Wild animals

Different Types of Hibernating Animals

Matthew Nesbitt
By Matthew Nesbitt, Writer and researcher. Updated: May 26, 2024
Different Types of Hibernating Animals

Especially as we get older, we can find remaining in one place too long to be problematic. Simply getting off the couch after a long movie can leave us stiff and awkward. In this context, it is quite amazing that some animals are able to spend months on end barely moving at all in a state of torpor. Without eating or carrying out any of their normal behaviors, it can seem quite strange. As with most of animal behavior, the reasons behind hibernation in animals are very practical. While the basic process is the same, hibernation presents in various forms with each animal adapting it to their own needs.

At thedailyECO, we explore the different types of hibernating animals. We find out examples of animal species that hibernate and learn about the differences in how animals hibernate.

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  1. What is hibernation in animals?
  2. What is dormancy in animals?
  3. Examples of animals that hibernate

What is hibernation in animals?

The definition of hibernation in animals is the ability of some species to enter a state of prolonged torpor. The reason why animals hibernate is due to climactic changes, specifically when the temperatures drop during the winter period. This state of torpor requires the animal to slow down their metabolic functions and resembles a state of hypothermia since their body temperature drops considerably. Hibernation can last from a period of days to months.

Bodily processes of hibernating animals need to slow to glacial levels. This is due to a need to conserve their energy and survive. The main changes during hibernation include:

  • Metabolism: drops to a very low level. Since the animal doesn't move to any great extent, they do not require much energy, but their internal systems still need to function. It is for this reason animals will eat a lot before hibernating since it provides them with the reserves they need during this period.

  • Digestion: although metabolism continues, the digestive process essentially stops. This means they do not need to urinate or defecate during hibernation.

  • Respiration: the animals will still need to respire to survive, but the process of respiration slows down to almost imperceptible levels. It is for this reason we often think hibernating animals appear to be dead as we cannot see them breathing.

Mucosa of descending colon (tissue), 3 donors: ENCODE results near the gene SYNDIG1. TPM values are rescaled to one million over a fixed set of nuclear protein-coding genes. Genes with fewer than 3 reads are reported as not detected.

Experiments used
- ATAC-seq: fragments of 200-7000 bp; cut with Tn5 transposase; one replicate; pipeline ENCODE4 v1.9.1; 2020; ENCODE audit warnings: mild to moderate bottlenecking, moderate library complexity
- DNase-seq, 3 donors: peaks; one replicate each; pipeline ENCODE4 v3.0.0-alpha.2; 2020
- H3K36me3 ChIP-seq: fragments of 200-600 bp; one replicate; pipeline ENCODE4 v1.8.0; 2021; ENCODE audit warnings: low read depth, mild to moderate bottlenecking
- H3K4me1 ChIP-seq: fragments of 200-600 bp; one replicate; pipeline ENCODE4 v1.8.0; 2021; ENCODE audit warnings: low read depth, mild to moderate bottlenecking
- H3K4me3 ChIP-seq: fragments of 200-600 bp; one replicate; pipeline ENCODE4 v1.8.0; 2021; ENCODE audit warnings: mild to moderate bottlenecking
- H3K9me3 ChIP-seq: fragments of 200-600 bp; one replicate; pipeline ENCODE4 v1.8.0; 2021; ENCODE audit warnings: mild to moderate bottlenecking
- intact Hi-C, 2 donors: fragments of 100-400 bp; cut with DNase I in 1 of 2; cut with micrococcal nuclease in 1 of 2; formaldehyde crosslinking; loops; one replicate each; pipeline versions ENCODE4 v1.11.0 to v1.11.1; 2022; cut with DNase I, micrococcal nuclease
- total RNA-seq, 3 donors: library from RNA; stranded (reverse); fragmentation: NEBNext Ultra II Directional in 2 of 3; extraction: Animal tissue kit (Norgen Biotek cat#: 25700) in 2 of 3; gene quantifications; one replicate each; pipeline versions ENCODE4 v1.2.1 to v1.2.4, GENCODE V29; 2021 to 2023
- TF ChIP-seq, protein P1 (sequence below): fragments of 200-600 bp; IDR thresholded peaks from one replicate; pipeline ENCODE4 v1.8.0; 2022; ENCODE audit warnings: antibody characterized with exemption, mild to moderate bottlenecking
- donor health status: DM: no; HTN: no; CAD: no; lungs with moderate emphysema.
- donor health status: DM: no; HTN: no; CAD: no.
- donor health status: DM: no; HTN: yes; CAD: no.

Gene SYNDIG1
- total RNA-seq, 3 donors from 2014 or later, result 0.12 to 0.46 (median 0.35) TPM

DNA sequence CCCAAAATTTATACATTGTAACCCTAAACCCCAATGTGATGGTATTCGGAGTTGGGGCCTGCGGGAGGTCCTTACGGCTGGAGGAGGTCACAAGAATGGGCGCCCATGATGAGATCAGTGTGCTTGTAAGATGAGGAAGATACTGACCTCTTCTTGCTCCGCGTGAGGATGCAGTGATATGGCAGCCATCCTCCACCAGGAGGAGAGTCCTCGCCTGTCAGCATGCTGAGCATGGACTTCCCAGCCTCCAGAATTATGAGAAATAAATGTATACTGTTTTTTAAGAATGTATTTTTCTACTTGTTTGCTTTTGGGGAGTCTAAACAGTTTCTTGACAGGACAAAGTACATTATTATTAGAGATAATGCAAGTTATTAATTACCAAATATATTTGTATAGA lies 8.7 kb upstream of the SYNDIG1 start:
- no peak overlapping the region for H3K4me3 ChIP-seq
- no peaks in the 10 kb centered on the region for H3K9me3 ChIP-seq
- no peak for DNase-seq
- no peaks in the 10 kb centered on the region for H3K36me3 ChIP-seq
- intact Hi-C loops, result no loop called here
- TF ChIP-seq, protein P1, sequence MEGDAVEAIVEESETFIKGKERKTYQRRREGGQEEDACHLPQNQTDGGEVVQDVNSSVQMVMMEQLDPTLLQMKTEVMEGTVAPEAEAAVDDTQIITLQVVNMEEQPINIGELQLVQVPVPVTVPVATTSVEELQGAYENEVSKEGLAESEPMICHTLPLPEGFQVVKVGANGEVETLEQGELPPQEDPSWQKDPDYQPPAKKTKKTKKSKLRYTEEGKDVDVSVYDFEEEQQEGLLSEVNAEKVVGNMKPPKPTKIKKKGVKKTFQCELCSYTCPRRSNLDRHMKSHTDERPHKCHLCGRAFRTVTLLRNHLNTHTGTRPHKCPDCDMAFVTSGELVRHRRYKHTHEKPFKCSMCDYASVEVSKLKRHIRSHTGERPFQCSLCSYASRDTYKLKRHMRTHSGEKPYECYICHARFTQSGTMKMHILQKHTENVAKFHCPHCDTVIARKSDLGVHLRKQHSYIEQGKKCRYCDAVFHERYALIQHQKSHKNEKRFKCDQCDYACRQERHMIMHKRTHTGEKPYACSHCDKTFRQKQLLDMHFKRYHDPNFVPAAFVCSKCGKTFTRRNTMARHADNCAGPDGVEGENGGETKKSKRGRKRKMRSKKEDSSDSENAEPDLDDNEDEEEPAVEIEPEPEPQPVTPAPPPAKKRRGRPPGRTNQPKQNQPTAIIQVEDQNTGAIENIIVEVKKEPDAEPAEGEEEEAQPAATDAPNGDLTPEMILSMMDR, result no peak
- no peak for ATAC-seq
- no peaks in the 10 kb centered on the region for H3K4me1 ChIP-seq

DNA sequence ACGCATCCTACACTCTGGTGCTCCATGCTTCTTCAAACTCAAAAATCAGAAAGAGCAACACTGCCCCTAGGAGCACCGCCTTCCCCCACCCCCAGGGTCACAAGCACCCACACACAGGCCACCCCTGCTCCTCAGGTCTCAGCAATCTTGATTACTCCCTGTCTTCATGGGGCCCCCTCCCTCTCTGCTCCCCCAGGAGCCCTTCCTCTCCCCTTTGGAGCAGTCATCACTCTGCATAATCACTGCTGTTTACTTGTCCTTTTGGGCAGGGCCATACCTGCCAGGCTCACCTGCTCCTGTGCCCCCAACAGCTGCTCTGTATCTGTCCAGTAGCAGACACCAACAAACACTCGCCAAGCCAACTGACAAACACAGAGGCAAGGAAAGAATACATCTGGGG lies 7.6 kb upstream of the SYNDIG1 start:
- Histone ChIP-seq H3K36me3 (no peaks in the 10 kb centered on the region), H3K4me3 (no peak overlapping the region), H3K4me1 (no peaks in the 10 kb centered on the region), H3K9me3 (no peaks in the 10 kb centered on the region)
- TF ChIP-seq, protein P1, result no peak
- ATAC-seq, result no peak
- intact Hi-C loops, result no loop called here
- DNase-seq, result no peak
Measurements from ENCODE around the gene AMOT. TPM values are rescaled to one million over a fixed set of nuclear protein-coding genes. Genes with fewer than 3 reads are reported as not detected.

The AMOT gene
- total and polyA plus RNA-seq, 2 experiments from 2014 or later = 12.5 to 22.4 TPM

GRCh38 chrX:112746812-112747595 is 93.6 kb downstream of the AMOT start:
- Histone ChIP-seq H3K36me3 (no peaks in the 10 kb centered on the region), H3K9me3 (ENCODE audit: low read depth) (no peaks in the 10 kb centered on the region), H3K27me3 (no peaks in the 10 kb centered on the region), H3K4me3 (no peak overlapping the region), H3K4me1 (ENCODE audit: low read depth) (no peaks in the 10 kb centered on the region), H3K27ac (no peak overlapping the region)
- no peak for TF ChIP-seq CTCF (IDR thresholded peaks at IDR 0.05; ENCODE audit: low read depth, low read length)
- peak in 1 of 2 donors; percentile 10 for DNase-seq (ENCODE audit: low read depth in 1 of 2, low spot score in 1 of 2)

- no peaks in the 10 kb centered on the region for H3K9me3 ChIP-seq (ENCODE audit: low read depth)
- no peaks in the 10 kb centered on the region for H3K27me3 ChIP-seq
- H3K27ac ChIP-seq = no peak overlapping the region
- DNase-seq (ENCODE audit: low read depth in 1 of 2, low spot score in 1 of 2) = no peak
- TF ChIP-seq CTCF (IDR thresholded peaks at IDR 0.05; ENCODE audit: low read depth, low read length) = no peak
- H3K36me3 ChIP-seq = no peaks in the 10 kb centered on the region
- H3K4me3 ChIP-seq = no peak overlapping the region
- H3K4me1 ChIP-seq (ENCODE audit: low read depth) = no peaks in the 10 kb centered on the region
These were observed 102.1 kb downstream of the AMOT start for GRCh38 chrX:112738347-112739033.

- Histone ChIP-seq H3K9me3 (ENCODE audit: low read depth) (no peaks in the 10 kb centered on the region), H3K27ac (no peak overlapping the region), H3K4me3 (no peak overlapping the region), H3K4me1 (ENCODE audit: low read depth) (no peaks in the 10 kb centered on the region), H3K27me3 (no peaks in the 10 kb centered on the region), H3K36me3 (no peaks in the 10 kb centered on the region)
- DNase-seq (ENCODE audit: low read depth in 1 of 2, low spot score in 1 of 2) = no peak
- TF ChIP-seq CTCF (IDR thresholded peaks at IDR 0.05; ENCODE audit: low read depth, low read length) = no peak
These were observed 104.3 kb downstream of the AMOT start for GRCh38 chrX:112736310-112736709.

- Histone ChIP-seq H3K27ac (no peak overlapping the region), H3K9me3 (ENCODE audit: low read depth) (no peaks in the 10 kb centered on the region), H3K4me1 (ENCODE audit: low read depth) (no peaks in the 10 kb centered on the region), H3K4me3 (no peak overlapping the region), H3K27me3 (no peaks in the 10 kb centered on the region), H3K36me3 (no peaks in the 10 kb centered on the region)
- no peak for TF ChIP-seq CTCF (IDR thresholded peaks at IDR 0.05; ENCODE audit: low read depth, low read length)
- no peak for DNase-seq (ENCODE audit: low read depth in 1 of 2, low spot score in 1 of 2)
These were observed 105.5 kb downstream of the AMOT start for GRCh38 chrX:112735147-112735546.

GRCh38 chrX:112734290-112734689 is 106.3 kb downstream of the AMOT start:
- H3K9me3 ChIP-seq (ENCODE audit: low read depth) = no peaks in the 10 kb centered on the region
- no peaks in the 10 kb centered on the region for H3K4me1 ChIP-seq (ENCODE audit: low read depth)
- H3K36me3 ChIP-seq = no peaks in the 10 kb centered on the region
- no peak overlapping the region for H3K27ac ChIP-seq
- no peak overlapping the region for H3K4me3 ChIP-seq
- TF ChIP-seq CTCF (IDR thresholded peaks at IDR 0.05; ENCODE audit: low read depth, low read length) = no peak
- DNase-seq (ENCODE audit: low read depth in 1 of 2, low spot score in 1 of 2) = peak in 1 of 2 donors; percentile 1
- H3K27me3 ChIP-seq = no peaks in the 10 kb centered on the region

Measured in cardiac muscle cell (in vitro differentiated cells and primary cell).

• Temperature: body temperature drops to very low levels so heat can be concentrated in the vital organs.

For the hibernation process to be successful they must have increased the fat reserves stored in their bodies during the warmer months. When they come out of torpor, their weight will have decreased and they will be low on energy. It is generally difficult to wake animals from a state of hibernation it is difficult to wake them up and they can be manipulated. Some animals will wake up periodically to consume food reserves stored in their dens. When squirrels hibernate in winter, they wake to consume the nuts they have been storing up during warmer months.

It is important to emphasize that hibernation is not one single process. Although all involve the temporary suspension of biological activity, this is a general state known as dormancy. Hibernation is just one type of dormancy in animals. One key factor is whether the animal is homeothermic (mostly endothermic animals), meaning they are warm-blooded. We will explain more in the following sections.

Different Types of Hibernating Animals - What is hibernation in animals?

What is dormancy in animals?

Dormancy is a period in the life cycle of an organism in which there is a temporary suspension of certain biological activities. These include growth, development and physical activity. The objective is for the organism to conserve its energy by drastically reducing its metabolic activity. Dormancy is usually closely related to the climatic and environmental conditions of the animal's environment.

In the animal kingdom there are 4 different types of dormancy: hibernation, diapause, aestivation and brumation:


This type of animal dormancy is explained in the above section.


This is a genetically predetermined process. It is very common in insects, which can suspend their development between winter and spring. It is rarely seen in mammals, with the red deer (Cervus elaphus) being an exception as their present embryonic diapause. This means the moment in which the embryo is implanted in the uterus is delayed until the conditions for the birth of the calf are favorable, e.g. during the spring.